Review: In the Belly of the Beast

Beckett Goes Undercover

Beckett helps out the narc unit in what is sold as a routine undercover mission but it quickly turns deadly when she learns the people she’s supposed to meet think she’s a contract killer.

Beckett’s life is put into danger when a routine undercover mission goes awry

The March 3 episode was meant to explore Kate Beckett’s mythology. Instead, we were treated to yet another episode in the Johanna Beckett murder mystery. What offered the producers to a chance peel back more of Beckett’s character, ended up being another episode to expand the saga of Beckett and her quest for justice for her mother. Yawn!. From the very beginning, we were told that this would see people from her past—more like immediate past and not all that unexpected.

“In the Belly of the Beast”, an appropriate title for this episode as it sends Beckett deep into the waters of New York’s massive underworld, opens with a lazy day for Beckett on her day off where we learn she’s pretty much all work no play. Castle teases her on this. But they have some things to get out of the way—choosing a font for their “save the date” (is that what the cool kids are calling wedding invites these days?). But the two have other things (ahem!) on the mind but they’re interrupted with an urgent call from precinct. Beckett has to come in and is told rather bluntly to not bring Castle with her.

At the precinct, Beckett almost plows into the Deputy Commissioner and Esposito promptly tells Beckett that more brass has been through the precinct than a marching band and they don’t know why. Gates calls for Beckett (she gets to know) to come into the conference room where she is promptly told about a three month investigation into the murders of several low to mid level drug dealers. They snagged one and she’s willing to cooperate. But she tries to commit suicide before she can tell them more information.

Beckett tries to convince herself she's getting herself out of this messy situation.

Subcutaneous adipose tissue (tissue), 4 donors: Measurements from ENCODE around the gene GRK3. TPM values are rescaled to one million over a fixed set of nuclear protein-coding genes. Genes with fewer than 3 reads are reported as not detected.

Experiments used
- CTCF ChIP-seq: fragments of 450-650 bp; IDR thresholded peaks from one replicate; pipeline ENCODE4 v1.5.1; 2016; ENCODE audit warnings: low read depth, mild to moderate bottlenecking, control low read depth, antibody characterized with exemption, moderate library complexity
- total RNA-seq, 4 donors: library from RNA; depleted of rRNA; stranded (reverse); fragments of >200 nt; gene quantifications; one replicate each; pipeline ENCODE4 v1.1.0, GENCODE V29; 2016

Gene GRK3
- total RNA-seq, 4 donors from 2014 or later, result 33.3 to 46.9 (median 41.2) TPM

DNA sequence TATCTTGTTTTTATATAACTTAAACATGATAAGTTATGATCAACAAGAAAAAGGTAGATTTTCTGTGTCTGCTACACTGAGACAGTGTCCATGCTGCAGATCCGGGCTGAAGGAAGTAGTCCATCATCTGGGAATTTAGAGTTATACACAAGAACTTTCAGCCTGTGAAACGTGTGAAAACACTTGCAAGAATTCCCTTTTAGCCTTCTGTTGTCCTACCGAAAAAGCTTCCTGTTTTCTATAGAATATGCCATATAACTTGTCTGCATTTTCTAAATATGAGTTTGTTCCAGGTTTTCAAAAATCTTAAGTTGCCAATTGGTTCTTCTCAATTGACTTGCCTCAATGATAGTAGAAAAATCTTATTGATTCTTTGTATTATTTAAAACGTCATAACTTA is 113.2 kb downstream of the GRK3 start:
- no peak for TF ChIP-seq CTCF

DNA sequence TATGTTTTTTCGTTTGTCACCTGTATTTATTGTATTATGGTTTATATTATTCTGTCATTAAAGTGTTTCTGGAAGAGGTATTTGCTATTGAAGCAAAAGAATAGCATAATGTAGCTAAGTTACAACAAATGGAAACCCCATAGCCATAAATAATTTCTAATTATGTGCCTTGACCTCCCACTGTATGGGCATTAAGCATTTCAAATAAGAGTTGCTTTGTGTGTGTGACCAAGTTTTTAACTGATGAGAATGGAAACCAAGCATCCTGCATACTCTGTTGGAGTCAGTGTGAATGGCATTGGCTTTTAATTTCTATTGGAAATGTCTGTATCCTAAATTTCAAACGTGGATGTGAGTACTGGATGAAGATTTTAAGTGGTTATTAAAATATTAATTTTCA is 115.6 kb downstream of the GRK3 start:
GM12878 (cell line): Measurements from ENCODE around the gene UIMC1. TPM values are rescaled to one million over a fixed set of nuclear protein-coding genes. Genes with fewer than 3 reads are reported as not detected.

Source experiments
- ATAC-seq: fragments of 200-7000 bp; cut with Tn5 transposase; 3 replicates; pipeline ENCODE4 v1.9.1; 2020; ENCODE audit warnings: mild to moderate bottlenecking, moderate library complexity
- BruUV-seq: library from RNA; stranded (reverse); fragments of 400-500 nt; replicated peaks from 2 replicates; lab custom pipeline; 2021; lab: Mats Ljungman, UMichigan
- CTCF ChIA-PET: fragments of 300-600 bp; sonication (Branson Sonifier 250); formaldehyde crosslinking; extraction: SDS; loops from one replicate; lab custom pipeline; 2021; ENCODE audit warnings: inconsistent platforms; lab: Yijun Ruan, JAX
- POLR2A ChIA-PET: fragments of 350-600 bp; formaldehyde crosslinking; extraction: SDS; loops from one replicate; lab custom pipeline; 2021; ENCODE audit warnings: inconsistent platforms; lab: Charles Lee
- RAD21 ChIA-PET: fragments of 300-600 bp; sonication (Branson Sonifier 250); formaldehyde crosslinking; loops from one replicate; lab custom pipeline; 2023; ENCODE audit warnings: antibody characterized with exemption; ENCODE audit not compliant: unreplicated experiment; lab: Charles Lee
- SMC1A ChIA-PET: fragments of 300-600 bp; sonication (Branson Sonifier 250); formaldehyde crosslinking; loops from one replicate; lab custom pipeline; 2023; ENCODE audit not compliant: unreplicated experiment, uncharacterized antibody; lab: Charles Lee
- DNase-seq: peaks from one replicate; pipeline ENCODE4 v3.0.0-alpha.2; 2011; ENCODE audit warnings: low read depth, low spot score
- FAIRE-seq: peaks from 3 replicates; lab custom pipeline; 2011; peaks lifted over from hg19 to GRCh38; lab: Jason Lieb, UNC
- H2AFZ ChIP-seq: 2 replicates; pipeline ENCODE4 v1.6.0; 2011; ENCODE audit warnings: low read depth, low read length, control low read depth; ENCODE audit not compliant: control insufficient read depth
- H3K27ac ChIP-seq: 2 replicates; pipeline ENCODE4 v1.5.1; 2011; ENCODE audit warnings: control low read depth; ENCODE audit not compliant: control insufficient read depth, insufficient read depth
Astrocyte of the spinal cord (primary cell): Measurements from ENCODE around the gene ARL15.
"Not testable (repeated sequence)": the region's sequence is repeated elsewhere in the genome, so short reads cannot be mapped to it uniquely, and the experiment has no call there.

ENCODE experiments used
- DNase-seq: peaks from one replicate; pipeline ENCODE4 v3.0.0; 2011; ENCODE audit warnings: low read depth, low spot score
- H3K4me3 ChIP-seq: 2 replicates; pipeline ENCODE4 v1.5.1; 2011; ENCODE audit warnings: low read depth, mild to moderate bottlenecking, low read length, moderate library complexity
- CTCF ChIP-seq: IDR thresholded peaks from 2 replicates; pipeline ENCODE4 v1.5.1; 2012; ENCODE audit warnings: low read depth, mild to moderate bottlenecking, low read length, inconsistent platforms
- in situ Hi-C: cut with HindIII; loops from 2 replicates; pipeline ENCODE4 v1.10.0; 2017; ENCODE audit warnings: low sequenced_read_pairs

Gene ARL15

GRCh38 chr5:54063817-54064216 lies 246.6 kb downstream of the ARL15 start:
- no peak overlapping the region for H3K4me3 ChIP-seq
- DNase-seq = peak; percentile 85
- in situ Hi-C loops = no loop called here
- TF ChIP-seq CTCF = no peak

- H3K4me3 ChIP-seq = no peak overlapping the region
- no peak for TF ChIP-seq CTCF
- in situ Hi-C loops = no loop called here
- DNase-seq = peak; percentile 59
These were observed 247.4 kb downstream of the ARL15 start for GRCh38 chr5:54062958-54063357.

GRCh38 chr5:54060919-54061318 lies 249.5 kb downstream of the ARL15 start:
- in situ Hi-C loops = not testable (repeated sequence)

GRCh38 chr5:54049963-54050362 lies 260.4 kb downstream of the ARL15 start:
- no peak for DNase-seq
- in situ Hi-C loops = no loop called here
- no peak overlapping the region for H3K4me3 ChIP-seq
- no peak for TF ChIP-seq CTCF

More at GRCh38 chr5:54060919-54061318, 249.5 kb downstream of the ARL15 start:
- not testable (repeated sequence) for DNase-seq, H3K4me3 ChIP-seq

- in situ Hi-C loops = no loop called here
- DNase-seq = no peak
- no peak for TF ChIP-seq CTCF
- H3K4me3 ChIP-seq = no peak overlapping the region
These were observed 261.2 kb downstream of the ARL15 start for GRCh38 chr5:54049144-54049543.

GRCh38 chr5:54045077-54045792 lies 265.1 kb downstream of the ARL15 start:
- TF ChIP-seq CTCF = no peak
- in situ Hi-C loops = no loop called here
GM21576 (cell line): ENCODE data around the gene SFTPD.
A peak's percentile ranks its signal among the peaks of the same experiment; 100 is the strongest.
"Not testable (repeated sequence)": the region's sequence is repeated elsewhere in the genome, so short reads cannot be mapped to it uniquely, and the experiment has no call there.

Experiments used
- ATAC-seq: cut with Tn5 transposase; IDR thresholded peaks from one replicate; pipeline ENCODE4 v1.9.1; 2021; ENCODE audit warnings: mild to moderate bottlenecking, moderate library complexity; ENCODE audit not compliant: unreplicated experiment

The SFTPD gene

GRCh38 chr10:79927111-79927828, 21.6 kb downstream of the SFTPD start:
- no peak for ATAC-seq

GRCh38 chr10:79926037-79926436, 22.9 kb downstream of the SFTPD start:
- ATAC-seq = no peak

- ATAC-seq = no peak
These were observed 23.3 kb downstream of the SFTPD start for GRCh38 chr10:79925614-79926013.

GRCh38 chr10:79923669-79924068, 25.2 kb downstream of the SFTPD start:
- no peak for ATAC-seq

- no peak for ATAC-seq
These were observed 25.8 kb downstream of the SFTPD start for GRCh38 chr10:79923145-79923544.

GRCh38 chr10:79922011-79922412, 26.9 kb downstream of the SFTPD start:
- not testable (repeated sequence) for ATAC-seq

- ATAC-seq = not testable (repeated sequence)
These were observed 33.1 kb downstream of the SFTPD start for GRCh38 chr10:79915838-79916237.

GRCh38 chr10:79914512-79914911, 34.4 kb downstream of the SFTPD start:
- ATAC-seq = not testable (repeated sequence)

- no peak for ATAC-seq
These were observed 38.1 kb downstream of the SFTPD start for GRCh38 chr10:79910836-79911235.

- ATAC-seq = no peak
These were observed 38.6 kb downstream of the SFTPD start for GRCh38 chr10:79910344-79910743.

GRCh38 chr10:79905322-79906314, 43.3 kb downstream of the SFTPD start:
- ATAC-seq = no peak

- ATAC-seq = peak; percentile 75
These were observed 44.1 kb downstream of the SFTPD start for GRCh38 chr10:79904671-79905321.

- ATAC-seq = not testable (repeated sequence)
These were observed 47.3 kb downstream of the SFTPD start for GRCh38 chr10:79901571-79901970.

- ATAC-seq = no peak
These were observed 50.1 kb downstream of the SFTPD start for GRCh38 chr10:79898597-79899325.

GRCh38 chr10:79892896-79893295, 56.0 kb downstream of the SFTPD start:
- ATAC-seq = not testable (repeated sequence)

Beckett tries to convince herself she’s getting herself out of this messy situation.

The drug captain tells Beckett and Gates that there’s a meet going down in two hours and they need to find out who’s running this drug ring because it’s big and the commissioner wants it stopped. Sticking the typical boilerplate script for TV crime dramas, it comes down one person who can go into her place and it’s Beckett. Of course, never one to back away from challenge and always wanting to get her man, Beckett agrees to the mission. And of course, things go wrong.

I’m going to skip all the middle stuff. Of course, Beckett realizes how dire her situation is and she writes a nice goodbye not to Castle where she lets him know how much he means to her (Bones anyone?) and we can be almost certain this letter will turn back up when the wedding vows are read. From there the episode takes a turn for the uber crazy that smells and feels more like Scandal, House of Cards, Homeland and a Tom Clancy novel rolled into one.

For whatever reason, either out of convenience or necessity, the writers decided to insert season three bad guy Vulcan Simmons, who has a bit of history with the Beckett family. First, Johanna Beckett killed Simmons’ drug operation in Washington Heights many years earlier, and Beckett tried to pin her mother’s death on him in season three’s “Knockdown.” We get why the writers went to him. One, he’s connected to Beckett’s mother, and two he’s a drug lord. I get it. But in order to “reset” the field, they had to create a fall guy for the big kahuna, Lazarus. Who has a more immediate connection to Beckett.